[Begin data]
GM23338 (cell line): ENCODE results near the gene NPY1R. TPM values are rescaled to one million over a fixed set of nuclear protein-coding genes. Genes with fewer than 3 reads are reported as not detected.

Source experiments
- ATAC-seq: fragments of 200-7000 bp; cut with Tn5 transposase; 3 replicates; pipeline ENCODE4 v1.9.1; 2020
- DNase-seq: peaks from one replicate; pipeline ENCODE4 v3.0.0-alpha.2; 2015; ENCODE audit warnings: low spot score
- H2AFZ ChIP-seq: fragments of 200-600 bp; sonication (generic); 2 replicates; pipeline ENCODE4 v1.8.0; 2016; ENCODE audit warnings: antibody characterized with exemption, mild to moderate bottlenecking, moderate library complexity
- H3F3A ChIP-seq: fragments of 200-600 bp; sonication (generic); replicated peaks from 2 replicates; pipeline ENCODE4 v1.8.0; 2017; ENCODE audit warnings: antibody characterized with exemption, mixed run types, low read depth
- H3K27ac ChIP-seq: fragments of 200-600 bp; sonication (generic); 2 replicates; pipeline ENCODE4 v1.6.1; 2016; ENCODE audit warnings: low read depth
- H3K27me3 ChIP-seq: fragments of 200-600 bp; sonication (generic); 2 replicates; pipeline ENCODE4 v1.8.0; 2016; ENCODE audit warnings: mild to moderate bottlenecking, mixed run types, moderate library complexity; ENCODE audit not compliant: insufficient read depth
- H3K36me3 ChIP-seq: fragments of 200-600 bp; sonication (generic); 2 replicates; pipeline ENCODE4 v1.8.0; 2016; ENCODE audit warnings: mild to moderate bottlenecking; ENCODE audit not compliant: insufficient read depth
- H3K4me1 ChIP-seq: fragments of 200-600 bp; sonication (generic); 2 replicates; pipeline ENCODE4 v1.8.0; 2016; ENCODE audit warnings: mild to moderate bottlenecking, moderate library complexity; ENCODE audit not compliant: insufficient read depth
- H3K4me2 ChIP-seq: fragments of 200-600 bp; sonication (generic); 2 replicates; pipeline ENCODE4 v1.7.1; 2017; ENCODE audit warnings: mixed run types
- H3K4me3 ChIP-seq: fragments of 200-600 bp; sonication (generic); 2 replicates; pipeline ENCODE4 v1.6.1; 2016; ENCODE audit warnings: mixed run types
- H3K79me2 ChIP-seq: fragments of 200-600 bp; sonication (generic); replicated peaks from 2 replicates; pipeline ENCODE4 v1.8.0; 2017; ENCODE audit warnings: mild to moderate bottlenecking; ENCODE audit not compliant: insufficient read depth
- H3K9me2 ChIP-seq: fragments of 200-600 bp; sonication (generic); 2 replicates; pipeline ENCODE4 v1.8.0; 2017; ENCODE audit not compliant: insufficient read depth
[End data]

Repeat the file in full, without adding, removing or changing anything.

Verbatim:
GM23338 (cell line): ENCODE results near the gene NPY1R. TPM values are rescaled to one million over a fixed set of nuclear protein-coding genes. Genes with fewer than 3 reads are reported as not detected.

Source experiments
- ATAC-seq: fragments of 200-7000 bp; cut with Tn5 transposase; 3 replicates; pipeline ENCODE4 v1.9.1; 2020
- DNase-seq: peaks from one replicate; pipeline ENCODE4 v3.0.0-alpha.2; 2015; ENCODE audit warnings: low spot score
- H2AFZ ChIP-seq: fragments of 200-600 bp; sonication (generic); 2 replicates; pipeline ENCODE4 v1.8.0; 2016; ENCODE audit warnings: antibody characterized with exemption, mild to moderate bottlenecking, moderate library complexity
- H3F3A ChIP-seq: fragments of 200-600 bp; sonication (generic); replicated peaks from 2 replicates; pipeline ENCODE4 v1.8.0; 2017; ENCODE audit warnings: antibody characterized with exemption, mixed run types, low read depth
- H3K27ac ChIP-seq: fragments of 200-600 bp; sonication (generic); 2 replicates; pipeline ENCODE4 v1.6.1; 2016; ENCODE audit warnings: low read depth
- H3K27me3 ChIP-seq: fragments of 200-600 bp; sonication (generic); 2 replicates; pipeline ENCODE4 v1.8.0; 2016; ENCODE audit warnings: mild to moderate bottlenecking, mixed run types, moderate library complexity; ENCODE audit not compliant: insufficient read depth
- H3K36me3 ChIP-seq: fragments of 200-600 bp; sonication (generic); 2 replicates; pipeline ENCODE4 v1.8.0; 2016; ENCODE audit warnings: mild to moderate bottlenecking; ENCODE audit not compliant: insufficient read depth
- H3K4me1 ChIP-seq: fragments of 200-600 bp; sonication (generic); 2 replicates; pipeline ENCODE4 v1.8.0; 2016; ENCODE audit warnings: mild to moderate bottlenecking, moderate library complexity; ENCODE audit not compliant: insufficient read depth
- H3K4me2 ChIP-seq: fragments of 200-600 bp; sonication (generic); 2 replicates; pipeline ENCODE4 v1.7.1; 2017; ENCODE audit warnings: mixed run types
- H3K4me3 ChIP-seq: fragments of 200-600 bp; sonication (generic); 2 replicates; pipeline ENCODE4 v1.6.1; 2016; ENCODE audit warnings: mixed run types
- H3K79me2 ChIP-seq: fragments of 200-600 bp; sonication (generic); replicated peaks from 2 replicates; pipeline ENCODE4 v1.8.0; 2017; ENCODE audit warnings: mild to moderate bottlenecking; ENCODE audit not compliant: insufficient read depth
- H3K9me2 ChIP-seq: fragments of 200-600 bp; sonication (generic); 2 replicates; pipeline ENCODE4 v1.8.0; 2017; ENCODE audit not compliant: insufficient read depth